A Dutch traveler named Andreas Sjostrom rocked international headlines with a video of himself checking into an airport lounge and boarding his flight without presenting any paperwork or documents, but rather sliding his hand – which contained an implanted identification chip – over a scanner.
Apparently, the chip worked and Sjostrom, who is a vice president of digital for technology consulting at a company called Sogeti, was able to pass through the security point without fanfare.
“A few weeks ago, I had an NFC chip implanted into my hand, just beneath the skin,” he said, in his YouTube video of his travels through Stockholm Arlanda airport.”
Embedded on the chip was Sjostrom’s Scandinavian Airlines EuroBonus member identification number, which gives airline officials all the pertinent personal information they need to process him through security.
“I use[d] the chip to pass through … security, at the lounge, and finally through the gate to the aircraft,” he said, the Daily Mail reported.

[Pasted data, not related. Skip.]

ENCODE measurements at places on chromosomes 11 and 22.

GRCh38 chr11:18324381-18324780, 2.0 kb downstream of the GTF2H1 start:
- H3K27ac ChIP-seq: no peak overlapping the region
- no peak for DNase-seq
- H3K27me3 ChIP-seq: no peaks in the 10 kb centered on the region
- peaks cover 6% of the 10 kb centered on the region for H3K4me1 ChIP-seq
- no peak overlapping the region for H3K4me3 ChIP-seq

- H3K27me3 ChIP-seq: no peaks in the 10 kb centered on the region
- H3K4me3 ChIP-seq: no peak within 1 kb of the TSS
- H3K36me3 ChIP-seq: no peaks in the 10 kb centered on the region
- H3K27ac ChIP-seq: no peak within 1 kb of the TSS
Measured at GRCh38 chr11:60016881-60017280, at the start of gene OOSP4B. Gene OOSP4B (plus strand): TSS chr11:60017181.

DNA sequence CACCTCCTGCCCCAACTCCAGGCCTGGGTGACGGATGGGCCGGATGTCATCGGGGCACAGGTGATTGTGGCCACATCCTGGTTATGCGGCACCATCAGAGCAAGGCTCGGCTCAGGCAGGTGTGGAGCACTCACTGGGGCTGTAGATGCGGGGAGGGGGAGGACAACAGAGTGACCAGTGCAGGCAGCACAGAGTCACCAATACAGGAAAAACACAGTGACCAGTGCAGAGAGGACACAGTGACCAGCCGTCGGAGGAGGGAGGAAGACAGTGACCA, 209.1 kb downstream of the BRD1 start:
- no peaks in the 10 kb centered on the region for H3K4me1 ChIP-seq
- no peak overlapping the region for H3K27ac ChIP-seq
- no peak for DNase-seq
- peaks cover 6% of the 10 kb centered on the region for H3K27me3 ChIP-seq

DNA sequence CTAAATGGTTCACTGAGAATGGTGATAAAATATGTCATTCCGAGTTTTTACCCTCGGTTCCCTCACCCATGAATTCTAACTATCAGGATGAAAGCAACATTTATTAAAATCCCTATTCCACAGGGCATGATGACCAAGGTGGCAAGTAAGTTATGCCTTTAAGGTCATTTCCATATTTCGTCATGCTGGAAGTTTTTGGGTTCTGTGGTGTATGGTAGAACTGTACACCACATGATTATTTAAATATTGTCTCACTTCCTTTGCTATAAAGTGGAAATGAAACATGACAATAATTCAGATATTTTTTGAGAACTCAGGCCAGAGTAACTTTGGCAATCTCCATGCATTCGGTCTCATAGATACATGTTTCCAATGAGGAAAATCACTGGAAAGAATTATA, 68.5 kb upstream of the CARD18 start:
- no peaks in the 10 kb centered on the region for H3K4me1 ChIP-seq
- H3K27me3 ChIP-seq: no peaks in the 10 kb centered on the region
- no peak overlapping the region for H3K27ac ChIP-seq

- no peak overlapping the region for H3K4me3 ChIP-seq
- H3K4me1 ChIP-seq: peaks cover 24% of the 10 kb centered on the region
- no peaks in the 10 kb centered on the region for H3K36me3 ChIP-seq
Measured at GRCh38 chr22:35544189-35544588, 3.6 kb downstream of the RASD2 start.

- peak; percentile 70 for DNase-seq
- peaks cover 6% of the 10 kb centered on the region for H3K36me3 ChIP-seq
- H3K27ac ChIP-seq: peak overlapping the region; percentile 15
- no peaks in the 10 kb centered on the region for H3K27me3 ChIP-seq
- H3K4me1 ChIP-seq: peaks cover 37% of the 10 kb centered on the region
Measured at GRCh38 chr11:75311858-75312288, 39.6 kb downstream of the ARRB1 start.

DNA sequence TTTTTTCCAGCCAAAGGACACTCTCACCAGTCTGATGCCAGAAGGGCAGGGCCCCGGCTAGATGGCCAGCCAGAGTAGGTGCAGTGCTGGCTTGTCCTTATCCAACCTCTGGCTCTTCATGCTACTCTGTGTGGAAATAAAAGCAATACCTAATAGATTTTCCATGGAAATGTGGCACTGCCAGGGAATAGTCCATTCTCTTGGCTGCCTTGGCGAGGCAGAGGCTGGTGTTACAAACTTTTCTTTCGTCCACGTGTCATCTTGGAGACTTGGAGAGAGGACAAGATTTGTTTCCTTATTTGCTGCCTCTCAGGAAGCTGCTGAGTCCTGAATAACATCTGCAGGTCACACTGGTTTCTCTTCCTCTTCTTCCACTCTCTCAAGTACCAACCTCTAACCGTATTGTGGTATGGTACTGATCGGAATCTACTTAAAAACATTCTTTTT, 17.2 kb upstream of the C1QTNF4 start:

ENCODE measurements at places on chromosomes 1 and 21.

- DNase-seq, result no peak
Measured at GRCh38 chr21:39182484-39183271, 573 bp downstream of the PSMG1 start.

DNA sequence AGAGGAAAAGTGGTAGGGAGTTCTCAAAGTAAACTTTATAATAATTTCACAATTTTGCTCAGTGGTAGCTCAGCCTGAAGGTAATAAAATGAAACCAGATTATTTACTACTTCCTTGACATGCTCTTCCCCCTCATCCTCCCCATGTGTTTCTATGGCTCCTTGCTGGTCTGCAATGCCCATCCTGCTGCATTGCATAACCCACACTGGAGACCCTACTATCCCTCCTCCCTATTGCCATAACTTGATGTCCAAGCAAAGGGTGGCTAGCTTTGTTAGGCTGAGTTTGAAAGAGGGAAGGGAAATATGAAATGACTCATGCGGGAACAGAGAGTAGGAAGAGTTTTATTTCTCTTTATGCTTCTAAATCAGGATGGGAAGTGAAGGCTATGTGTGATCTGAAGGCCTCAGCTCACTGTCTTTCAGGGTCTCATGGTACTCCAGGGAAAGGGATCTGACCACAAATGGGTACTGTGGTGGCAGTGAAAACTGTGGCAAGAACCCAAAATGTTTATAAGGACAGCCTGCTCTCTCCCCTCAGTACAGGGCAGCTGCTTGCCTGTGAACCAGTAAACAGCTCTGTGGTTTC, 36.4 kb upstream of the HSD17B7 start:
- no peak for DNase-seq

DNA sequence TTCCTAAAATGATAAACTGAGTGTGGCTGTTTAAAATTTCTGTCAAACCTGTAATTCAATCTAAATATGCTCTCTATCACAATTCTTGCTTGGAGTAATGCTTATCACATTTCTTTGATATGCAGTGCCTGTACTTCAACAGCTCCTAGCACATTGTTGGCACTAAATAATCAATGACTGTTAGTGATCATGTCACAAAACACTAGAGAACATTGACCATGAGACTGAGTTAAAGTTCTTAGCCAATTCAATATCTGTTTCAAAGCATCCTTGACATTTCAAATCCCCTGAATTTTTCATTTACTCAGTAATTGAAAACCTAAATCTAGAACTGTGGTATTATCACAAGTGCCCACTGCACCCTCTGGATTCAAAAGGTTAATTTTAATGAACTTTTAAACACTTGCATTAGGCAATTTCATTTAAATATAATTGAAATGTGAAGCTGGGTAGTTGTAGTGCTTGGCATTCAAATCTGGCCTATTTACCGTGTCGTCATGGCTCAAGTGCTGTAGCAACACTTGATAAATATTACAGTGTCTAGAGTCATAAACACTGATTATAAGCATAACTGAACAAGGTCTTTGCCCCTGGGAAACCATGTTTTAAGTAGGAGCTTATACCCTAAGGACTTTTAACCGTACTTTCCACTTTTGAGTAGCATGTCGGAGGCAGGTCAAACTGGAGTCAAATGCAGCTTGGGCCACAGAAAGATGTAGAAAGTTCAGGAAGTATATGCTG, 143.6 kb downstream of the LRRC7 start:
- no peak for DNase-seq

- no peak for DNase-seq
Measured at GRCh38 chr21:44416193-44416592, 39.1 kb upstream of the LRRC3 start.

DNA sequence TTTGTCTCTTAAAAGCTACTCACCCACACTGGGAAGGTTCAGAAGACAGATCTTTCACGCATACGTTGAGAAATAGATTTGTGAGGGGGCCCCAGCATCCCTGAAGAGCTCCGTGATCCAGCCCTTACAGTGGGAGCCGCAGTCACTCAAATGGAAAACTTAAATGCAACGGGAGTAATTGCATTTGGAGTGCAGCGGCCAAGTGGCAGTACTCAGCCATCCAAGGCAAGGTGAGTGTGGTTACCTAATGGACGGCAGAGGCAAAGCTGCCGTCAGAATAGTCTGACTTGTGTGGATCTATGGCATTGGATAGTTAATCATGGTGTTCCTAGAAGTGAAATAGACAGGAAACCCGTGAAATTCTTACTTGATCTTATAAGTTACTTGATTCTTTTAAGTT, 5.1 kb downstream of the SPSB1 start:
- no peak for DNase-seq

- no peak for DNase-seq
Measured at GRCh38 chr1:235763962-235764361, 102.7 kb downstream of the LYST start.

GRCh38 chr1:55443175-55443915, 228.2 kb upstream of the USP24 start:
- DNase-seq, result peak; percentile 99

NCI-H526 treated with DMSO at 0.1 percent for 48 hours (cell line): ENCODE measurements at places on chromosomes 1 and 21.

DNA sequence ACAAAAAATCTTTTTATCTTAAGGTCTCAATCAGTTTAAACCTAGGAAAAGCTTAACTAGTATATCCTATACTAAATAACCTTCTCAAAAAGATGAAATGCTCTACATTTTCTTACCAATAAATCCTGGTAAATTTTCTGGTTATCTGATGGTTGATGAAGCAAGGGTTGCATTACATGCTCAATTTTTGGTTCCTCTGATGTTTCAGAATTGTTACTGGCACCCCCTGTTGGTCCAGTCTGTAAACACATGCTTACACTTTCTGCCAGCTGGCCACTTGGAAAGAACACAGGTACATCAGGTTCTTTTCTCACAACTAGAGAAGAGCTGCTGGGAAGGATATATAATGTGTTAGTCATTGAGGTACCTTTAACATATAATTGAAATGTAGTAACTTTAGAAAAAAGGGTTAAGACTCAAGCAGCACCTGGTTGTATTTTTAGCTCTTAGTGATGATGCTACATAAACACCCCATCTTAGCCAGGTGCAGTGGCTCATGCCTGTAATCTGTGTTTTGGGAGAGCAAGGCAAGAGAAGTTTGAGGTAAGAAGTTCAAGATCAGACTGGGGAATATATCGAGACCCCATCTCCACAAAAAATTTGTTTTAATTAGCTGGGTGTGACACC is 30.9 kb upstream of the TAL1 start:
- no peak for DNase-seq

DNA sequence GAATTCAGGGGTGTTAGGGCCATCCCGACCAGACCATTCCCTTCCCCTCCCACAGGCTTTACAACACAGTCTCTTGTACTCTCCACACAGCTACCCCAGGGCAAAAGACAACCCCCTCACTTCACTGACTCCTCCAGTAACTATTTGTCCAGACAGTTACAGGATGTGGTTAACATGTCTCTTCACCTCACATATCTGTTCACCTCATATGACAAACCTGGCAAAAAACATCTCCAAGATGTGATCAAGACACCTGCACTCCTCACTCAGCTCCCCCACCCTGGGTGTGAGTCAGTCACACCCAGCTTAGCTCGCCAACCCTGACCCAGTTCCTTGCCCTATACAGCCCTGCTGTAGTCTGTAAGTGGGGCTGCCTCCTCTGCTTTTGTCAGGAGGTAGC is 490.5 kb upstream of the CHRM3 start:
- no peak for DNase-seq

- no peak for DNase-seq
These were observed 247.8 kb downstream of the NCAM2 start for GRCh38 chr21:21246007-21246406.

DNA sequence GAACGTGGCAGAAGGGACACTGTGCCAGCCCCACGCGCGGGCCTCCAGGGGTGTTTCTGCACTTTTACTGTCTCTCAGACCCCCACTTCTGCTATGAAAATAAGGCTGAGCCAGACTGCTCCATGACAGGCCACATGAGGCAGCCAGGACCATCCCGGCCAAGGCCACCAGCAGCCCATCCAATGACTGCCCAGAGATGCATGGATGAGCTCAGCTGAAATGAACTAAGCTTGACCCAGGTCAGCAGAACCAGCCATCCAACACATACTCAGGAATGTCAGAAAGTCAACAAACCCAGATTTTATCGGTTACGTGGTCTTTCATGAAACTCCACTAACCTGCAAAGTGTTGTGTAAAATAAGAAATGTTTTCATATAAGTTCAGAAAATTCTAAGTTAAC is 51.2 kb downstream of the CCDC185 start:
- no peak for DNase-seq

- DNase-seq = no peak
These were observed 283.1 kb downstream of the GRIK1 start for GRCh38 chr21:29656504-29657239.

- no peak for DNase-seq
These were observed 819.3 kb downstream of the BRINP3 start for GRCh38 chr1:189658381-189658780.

And now other travelers can do the same.
The Daily Mail reported the near-field communication chip, or NFC, is available to implant at homes around the world, via kits from a development company called Dangerous Things.
The kits include microchips, surgical gloves and syringes, as well as sets of detailed instructions on how to implant.
Sjostrom said the process was painless and simple, the Daily Mail reported.
“It gave me a new sensation, sort of a pre-notion of what it will be like in the future when we don’t have to reach out with physical objects to accomplish things,” he said.
Massimo Pascotta, who works in the field of technology development, said the chip is a real boon to travelers.
“The point is you don’t need anything to be identified or recognized to go through a touch point,” Pascotta said, the Daily Mail reported. “Whether it’s security or a lounge, it’s a breakthrough … [and you don’t] need to care about carrying a boarding pass or device with you.”